The mystery behind the melody

FRANK SPEAK Omkar Prasad Nayyar (O P Nayyar) with his trademark bowler hat

FRANK SPEAK Omkar Prasad Nayyar (O P Nayyar) with his trademark bowler hat   | Photo Credit: PHOTO: K. MURALI KUMAR

Yesteryear Hindi film music composer O.P. Nayyar on Asha Bhonsle, Lata Mangeshkar and why he's turned his back on music.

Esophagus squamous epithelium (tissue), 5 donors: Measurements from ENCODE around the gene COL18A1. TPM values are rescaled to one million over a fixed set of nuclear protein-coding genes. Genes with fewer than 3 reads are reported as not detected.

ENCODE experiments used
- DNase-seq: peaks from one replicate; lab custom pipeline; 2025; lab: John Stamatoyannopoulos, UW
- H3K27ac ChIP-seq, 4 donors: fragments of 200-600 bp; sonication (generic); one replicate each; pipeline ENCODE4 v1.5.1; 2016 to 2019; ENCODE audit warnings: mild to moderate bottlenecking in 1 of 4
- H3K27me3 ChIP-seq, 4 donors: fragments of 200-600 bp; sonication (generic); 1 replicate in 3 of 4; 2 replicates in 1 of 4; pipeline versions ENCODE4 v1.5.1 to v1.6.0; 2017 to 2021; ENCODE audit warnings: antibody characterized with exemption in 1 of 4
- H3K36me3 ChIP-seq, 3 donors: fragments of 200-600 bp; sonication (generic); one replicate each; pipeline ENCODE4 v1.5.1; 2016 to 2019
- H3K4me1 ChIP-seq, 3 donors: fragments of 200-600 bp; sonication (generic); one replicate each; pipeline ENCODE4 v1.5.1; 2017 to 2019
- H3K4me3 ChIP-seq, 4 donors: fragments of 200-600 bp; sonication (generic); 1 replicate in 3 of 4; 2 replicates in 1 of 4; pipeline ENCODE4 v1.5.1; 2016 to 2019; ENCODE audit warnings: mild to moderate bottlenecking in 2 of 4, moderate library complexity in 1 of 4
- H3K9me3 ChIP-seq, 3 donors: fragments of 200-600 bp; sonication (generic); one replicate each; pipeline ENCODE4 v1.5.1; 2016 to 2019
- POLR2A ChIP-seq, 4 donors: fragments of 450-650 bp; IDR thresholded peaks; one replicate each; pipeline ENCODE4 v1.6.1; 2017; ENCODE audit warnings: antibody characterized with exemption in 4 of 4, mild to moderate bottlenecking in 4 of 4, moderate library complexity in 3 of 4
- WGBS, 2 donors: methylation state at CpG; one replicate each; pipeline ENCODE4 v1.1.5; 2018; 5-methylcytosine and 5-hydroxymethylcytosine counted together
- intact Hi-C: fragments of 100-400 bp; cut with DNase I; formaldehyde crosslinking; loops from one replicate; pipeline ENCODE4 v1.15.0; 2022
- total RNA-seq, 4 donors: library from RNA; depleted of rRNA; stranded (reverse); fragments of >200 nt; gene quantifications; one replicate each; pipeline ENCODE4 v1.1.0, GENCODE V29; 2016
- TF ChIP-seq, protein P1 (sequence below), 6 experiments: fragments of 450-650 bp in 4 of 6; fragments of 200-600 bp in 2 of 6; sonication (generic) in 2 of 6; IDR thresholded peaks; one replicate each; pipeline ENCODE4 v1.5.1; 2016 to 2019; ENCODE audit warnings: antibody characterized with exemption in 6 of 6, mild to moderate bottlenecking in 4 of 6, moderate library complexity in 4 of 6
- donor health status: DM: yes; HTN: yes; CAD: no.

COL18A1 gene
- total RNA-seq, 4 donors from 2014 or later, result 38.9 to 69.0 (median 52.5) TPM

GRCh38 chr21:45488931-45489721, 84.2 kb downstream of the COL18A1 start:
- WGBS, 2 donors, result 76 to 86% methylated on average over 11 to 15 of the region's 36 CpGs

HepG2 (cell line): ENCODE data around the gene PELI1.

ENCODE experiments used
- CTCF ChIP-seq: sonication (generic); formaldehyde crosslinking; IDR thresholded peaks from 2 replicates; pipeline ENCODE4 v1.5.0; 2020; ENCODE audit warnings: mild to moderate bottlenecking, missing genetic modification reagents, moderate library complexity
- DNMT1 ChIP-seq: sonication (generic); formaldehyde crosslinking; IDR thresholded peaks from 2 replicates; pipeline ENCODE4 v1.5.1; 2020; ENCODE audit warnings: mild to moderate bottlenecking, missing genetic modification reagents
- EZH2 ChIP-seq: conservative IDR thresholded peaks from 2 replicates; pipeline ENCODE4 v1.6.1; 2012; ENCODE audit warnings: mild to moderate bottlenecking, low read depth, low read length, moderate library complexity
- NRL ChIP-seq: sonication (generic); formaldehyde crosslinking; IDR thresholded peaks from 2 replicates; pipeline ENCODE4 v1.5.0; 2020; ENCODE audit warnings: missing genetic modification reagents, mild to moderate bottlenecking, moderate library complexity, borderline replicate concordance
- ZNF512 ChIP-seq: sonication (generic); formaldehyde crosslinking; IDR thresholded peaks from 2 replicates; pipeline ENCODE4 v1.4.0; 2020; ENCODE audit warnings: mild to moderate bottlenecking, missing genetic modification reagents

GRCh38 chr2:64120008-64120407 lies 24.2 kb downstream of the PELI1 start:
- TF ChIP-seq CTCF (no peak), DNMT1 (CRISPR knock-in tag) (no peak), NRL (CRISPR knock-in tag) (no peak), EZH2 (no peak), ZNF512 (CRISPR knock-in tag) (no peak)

There's never been any looking back for music director O.P. Nayyar. Not even now when he's a dapper 82, sporting a black felt hat and a whole lot of attitude. Whether it is with his success, his music, his directors and singers, his birthplace, the women in his life... he lives on believing in the adage that whatever happens is for the best.Many will remember his snappy songs, known for their ghoda gadi tunes that bore a characteristic clip-clop rhythm, like in Maang ke saath tumhara from Naya Daur; or the poignant Yeh hai Bambai meri jaan from CID. It was he who made the voices of Geeta Dutt and Asha Bhonsle so synonymous with seduction, giving them iconic hits like Babuji dheere chalna and Aayiye meherban. Having created incandescent music for two decades, one wonders why he stopped in the mid-1970s. "I'm 82 now," smiles the wiry man. "I don't feel like composing for today's films. There is a time for everything... there was a time when God made me give music." God is the answer to most of what we ask Nayyar- saab. He believes that he is blessed. Otherwise how would anyone like him, with no formal training in music, without knowing the "alpha-beta and raag-raaginis of music" as he puts it, be able to compose? No one in the family was a musician and he himself had never listened to music. "I never listened to music composed by my contemporaries either as I feared they would influence me. Even today I don't listen to music! If the world listens to my music, it is God's grace."What he does not keep mysterious, however, is his relationship with singer Asha Bhonsle. Asha's musical career soared when she sang for him for over two decades. But today he openly pans her: " Machine chalti zaroor hai par woh dum nahin hai"(Her singing is like a machine that runs, but without much feeling.)He insists that Asha sang some of her career best songs for him because she was "involved" with him. "Asha's magic came out when she was with me. Now there is no ras in her singing. But Asha is Asha. No one can be her." Right now he's enjoying life. "I drink a bottle of beer in the afternoon and eat my fish or chicken, and have a peg of whisky at night with gobi bhajjias! There is this one film I see and I can see it even 20 times a day - Ye Raat Phir Na Aaye. Wah! What a film!"He now practises homeopathy. "Medicine and music are both healers - one of the body and one of the soul," he says of the switch in profession.For someone who gave such dynamic music, it comes as a surprise when he says it was all a business. It is known that he was charging a lakh for a film when such amounts were unheard of. "I used to make a dhun (tune) in five minutes; it never took me more than that. But I would always tell the filmmaker to come back after 15 or 20 days so that it wouldn't look that simple," he laughs. The director, the songwriter and he would sit together and write for the situation. "I couldn't even read Hindi. So anything that was in Urdu, I would say `wah wah'!"He has respect for gifted contemporaries like C. Ramachandra, Roshan, Shankar Jaikishan and Salil Choudhury. "Now machines make even the besura sura!" Not surprisingly, the film industry saw him as arrogant and temperamental. Did he see himself that way? "I was humble and down-to-earth. But I do have my self-respect... "The fact that Lata Mangeshkar never sang for him (he felt her voice was not suited for his compositions) is raised... yet again. "There was no jhagda. Everyone makes a mountain of a molehill."Returning to Lahore, his birthplace, is also a nightmare he'd rather not face. "I'll drop down dead at Wagah," he says, the painful memories of Partition brimming in his eyes.BHUMIKA. K

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